The End of WWII and the Beginning of the Cold War (1945-1949) “The Cold War was a period of tension and hostility between the United States of America and the Soviet Union from the mid-40s to the late 80s. It began with the end of the Second World War. It was called the Cold War because there was no active war between the two nations, which was probably due to the fear of nuclear escalation.” Near the end of WWII, Roosevelt from the US, Churchill from Great Britain, and Stalin from the USSR met at the Yalta Conference to decide what to do after WWII. They made many important decisions. One reason that WWII started was that everyone ignored the League of Nations. This was because it didn’t have an army and because the U.S. didn’t join. In February 1945, at Yalta they decided to form the United Nations to help keep future peace. This international organization was intended to protect its members against aggression. Unlike the League of Nations, the US joined and the United Nations (UN) could raise an army from its members to enforce its decisions.
At Yalta, they also decided to divide up Germany into four zones. The U.S., the USSR, France, and Great Britain would each control one zone. The goal was to fix up the country and then unite the 4 zones into one new country. Other places were also divided, such as some of Japan’s colonies. For example, Korea was divided on the 38th parallel. The USSR controlled the North and the U.S. controlled the South. After President Roosevelt’s death, his successor Harry S. Truman, Stalin and Churchill met again at Postdam in Germany. During this conference Truman pressed Stalin to hold free elections in Eastern Europe but Stalin refused.
After WWII, the U.S. and the USSR were the 2 most powerful countries by far. In fact they were nicknamed superpowers. Even though they were allies during World War II, the United States and Soviet Union had little in common. The USSR was communist. (They became this way after Lenin led a revolution during WWI that put Czar Nicholas II in jail. Their ideas were based on Karl Marx who wrote The Communist Manifesto.) The USA had a democracy (where people vote) and followed capitalism (the economic theory created by Adam Smith.)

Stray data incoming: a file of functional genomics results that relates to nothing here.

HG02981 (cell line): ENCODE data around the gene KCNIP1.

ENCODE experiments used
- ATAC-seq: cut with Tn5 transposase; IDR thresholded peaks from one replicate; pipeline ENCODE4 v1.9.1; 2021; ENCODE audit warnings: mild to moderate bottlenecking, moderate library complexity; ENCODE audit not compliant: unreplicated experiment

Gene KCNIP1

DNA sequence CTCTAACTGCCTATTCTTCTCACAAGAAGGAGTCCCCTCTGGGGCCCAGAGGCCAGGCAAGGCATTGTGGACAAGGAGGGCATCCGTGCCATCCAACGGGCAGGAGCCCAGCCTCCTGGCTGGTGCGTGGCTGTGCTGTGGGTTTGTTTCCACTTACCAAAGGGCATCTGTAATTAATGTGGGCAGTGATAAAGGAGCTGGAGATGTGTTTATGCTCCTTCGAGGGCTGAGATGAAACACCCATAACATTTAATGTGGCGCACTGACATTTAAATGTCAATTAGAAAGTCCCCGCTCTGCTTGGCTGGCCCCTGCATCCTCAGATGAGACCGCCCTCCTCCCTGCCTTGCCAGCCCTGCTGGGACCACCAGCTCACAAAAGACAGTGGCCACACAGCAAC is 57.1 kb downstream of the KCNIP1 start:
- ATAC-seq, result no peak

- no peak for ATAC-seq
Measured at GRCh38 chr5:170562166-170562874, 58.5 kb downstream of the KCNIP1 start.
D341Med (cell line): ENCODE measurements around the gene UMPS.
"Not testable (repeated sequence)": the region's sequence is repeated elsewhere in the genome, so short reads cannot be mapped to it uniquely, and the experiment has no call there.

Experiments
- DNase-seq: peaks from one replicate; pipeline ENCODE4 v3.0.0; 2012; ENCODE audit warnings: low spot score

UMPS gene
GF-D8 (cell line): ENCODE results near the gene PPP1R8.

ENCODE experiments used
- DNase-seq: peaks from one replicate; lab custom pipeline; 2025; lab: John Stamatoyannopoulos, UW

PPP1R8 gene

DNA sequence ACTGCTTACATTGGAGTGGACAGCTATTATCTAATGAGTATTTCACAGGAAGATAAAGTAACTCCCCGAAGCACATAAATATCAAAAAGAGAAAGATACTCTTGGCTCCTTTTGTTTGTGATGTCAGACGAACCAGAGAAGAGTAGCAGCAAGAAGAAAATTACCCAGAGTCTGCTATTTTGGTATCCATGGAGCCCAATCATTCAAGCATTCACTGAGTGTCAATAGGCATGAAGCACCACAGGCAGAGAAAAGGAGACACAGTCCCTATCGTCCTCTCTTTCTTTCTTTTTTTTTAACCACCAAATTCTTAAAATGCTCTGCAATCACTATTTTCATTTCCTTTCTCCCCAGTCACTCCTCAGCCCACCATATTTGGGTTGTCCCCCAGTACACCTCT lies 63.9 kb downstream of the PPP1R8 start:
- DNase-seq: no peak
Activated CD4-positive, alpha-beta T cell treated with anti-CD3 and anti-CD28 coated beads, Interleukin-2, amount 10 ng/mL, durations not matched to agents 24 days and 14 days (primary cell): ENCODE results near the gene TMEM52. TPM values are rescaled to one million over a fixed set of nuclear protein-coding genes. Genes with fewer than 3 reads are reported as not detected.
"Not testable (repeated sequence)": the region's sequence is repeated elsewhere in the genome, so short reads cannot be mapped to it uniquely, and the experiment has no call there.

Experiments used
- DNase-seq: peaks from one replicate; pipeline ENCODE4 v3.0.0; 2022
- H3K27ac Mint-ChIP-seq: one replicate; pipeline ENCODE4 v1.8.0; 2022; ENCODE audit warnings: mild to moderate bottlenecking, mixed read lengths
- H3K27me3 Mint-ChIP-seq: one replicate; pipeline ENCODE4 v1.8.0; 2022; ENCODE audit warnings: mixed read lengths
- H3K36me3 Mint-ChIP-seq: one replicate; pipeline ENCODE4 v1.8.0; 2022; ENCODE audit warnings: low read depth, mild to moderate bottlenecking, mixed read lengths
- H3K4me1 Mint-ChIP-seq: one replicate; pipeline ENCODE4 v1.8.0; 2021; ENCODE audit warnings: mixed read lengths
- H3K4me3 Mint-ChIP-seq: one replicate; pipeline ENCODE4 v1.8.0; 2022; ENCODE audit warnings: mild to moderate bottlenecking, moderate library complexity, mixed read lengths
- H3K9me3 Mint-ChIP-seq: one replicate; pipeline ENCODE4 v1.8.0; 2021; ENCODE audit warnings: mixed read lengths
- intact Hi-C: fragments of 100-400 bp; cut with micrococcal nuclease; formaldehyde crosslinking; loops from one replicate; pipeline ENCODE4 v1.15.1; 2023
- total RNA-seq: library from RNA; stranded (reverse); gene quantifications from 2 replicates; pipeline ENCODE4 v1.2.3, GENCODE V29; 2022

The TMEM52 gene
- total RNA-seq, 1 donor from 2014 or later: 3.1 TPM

The US and USSR became enemies. Roughly 1/2 the world was on the side of the US and 1/2 was on the side of the USSR. In a speech, Winston Churchill called the imaginary boundary which divided a mostly democratic Western Europe from a Communist Eastern Europe the Iron Curtain. The countries on the US’s side formed an alliance called North Atlantic Treaty Organization (NATO) and the countries on the USSR’s side formed an alliance called the Warsaw Pact. The countries on the USSR’s side were referred to as Soviet satellites. In order to help make sure countries joined the US’s side, the US gave billions of dollars to Western Europe in what was called the Marshall Planand was named after George Marshall. The aim of the U.S. was to fight communism by sending money and weapons to countries threatened by communism to stop the spread of it. This policy was called containment. President Truman’s support for countries that rejected communism was called the Truman Doctrine.
Although the US and USSR were enemies, they never fought each other. Instead they had what is called a cold war. This lasted from 1945- 1989. The 2 countries did everything possible to stop each other but never had a “hot” war. They were both afraid of each other because both had nuclear weapons. Neither wanted to fight because they could have both destroyed the other. This is called the fear of mutual destruction or deterrence theory. So instead of having a hot war, the problems between the US and USSR from 1945- 1989 were known as the COLD WAR.